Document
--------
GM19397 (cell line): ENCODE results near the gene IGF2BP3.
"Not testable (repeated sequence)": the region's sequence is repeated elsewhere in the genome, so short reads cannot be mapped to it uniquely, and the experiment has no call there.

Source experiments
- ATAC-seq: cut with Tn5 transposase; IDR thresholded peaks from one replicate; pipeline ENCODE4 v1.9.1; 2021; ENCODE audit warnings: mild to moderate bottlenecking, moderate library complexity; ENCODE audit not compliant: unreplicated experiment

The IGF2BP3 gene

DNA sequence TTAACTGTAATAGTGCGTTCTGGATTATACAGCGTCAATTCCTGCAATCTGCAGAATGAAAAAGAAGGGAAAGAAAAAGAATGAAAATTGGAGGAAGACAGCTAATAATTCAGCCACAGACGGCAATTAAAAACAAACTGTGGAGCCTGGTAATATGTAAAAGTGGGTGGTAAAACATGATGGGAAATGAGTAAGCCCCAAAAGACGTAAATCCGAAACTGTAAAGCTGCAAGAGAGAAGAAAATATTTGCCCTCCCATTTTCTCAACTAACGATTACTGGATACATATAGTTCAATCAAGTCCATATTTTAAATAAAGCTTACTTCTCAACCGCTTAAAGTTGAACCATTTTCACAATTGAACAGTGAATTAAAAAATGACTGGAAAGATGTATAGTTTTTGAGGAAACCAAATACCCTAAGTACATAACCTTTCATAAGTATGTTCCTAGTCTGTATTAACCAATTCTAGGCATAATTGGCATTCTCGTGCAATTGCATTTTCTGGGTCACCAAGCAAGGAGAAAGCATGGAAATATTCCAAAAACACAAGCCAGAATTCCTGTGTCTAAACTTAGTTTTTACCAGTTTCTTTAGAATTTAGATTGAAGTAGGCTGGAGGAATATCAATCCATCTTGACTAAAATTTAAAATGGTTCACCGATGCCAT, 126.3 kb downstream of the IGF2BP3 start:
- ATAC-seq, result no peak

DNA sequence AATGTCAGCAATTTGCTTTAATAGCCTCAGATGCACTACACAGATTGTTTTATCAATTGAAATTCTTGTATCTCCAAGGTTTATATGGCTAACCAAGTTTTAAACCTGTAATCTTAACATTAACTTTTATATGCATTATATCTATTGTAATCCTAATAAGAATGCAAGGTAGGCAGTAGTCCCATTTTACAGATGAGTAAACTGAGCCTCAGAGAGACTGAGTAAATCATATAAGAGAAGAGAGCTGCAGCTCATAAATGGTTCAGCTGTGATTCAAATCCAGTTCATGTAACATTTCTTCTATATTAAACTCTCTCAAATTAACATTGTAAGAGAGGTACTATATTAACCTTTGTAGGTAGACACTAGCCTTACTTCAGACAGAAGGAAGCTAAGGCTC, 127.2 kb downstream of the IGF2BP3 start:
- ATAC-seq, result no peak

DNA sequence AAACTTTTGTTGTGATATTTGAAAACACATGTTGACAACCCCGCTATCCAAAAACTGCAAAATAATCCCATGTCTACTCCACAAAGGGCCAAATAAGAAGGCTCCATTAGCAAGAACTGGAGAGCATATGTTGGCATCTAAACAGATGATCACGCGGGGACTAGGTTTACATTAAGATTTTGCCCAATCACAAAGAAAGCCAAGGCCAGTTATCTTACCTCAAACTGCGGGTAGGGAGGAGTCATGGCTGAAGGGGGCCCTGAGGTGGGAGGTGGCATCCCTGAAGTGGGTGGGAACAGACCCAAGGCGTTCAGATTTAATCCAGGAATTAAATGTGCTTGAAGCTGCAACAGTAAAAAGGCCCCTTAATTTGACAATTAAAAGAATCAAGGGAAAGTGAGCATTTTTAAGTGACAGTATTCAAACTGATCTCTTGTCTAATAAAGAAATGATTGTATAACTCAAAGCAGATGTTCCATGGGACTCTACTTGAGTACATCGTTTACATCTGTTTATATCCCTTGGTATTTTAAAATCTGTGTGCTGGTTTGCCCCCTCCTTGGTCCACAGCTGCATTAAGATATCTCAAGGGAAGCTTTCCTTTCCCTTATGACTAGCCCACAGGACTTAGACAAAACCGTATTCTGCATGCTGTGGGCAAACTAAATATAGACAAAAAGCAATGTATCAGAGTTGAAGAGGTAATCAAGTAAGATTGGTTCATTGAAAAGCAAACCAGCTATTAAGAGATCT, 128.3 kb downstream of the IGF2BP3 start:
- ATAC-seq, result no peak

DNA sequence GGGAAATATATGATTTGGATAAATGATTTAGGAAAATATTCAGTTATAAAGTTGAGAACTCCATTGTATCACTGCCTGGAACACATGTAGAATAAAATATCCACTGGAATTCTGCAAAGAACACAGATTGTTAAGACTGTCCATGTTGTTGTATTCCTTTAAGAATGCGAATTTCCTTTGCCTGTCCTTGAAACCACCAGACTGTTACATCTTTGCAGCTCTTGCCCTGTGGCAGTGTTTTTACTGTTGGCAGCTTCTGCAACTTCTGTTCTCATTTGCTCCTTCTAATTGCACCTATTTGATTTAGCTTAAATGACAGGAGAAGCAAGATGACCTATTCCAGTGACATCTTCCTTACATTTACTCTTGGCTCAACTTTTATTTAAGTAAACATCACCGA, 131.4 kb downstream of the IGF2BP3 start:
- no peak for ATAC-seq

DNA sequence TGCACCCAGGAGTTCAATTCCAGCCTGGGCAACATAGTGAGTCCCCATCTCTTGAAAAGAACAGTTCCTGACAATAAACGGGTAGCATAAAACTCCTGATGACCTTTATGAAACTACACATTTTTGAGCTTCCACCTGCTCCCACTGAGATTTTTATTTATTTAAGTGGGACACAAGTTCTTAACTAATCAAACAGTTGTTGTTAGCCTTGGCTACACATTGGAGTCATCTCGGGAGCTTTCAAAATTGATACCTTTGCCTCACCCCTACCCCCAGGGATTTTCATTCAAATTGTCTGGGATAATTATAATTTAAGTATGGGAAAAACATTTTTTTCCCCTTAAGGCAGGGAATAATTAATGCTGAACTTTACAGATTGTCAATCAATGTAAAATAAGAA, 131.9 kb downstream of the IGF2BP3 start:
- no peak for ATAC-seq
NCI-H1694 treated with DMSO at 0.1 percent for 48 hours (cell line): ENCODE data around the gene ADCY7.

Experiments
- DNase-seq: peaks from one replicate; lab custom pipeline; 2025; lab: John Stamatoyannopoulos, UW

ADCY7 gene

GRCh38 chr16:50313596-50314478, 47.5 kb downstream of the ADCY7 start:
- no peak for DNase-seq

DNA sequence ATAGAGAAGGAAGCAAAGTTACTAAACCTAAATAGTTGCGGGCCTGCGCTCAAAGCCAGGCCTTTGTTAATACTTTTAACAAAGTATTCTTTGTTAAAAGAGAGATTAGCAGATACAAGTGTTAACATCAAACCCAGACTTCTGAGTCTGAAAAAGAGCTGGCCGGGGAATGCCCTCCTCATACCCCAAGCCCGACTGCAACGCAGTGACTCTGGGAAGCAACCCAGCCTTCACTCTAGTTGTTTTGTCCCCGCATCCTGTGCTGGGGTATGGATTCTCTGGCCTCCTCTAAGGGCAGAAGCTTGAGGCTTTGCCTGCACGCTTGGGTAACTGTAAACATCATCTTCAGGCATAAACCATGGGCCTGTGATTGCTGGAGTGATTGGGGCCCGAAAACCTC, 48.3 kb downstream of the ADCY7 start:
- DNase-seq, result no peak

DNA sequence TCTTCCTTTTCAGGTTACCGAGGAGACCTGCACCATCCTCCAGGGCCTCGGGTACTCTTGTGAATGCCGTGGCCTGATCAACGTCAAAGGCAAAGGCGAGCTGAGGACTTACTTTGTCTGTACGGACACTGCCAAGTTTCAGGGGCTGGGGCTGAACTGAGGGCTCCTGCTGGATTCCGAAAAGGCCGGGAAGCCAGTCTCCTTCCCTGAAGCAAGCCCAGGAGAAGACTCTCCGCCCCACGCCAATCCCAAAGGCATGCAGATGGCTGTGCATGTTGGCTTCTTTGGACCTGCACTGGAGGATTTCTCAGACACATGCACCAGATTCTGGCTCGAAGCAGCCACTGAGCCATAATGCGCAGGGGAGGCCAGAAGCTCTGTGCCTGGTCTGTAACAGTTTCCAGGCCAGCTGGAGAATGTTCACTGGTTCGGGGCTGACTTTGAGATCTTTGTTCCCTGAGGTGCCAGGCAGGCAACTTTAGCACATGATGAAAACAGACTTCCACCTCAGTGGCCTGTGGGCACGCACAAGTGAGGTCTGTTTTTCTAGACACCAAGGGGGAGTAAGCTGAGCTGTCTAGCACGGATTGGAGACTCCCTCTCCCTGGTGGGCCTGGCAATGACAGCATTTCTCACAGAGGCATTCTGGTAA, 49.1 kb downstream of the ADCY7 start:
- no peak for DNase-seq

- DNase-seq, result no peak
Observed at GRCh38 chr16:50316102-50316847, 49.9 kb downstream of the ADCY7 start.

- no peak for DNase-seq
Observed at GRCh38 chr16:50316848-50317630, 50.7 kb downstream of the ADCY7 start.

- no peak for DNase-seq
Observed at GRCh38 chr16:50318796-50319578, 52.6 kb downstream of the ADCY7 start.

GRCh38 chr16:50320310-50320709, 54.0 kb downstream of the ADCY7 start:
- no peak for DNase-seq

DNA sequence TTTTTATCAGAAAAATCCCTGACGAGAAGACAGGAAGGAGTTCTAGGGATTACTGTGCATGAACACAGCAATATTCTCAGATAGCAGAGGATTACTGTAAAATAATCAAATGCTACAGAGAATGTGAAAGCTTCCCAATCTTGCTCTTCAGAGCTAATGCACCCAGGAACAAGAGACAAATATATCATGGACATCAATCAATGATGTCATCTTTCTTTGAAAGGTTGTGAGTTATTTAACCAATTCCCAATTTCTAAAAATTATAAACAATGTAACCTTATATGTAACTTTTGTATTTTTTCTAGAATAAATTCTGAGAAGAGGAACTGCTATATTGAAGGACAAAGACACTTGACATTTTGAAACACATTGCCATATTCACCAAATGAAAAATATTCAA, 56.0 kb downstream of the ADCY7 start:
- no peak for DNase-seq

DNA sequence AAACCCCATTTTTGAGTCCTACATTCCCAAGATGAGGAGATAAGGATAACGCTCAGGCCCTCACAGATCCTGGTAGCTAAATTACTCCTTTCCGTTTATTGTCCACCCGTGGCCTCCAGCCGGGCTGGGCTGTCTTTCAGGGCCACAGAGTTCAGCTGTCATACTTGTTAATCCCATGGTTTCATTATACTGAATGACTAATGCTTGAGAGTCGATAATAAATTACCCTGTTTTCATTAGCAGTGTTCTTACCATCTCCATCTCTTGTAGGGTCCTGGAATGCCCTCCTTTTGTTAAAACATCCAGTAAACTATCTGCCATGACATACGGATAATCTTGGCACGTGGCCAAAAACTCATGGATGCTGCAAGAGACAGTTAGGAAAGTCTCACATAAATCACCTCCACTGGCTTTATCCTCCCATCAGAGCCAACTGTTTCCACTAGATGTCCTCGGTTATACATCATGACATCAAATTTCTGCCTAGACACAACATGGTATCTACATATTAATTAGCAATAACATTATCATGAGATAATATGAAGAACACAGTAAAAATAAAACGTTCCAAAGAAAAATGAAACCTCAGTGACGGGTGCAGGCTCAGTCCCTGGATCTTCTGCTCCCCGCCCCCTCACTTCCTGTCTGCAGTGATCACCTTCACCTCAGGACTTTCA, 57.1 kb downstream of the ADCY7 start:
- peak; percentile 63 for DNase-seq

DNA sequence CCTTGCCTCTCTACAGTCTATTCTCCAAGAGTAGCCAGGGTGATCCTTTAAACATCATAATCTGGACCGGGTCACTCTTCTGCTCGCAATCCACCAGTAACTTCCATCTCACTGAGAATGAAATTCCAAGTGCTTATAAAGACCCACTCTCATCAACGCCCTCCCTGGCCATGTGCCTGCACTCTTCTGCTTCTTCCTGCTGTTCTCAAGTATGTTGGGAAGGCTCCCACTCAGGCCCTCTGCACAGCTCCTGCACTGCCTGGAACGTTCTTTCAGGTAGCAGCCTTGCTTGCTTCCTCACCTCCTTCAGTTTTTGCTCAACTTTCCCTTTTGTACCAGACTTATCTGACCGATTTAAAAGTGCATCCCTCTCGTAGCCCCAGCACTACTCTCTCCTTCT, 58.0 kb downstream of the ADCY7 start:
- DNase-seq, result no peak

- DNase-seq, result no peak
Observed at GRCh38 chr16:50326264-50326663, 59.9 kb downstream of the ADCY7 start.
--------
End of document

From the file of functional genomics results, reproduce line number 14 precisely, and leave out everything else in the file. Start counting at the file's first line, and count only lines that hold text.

DNA sequence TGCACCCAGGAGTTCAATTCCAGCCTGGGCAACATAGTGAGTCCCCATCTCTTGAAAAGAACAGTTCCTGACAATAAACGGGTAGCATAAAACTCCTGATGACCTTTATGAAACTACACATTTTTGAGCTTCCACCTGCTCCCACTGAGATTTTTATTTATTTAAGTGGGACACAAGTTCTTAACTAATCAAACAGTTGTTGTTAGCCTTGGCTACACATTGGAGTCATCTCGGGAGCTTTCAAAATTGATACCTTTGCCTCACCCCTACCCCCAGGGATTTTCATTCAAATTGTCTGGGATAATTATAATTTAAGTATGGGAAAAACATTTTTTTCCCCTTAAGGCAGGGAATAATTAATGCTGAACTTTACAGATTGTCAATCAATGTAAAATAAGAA, 131.9 kb downstream of the IGF2BP3 start: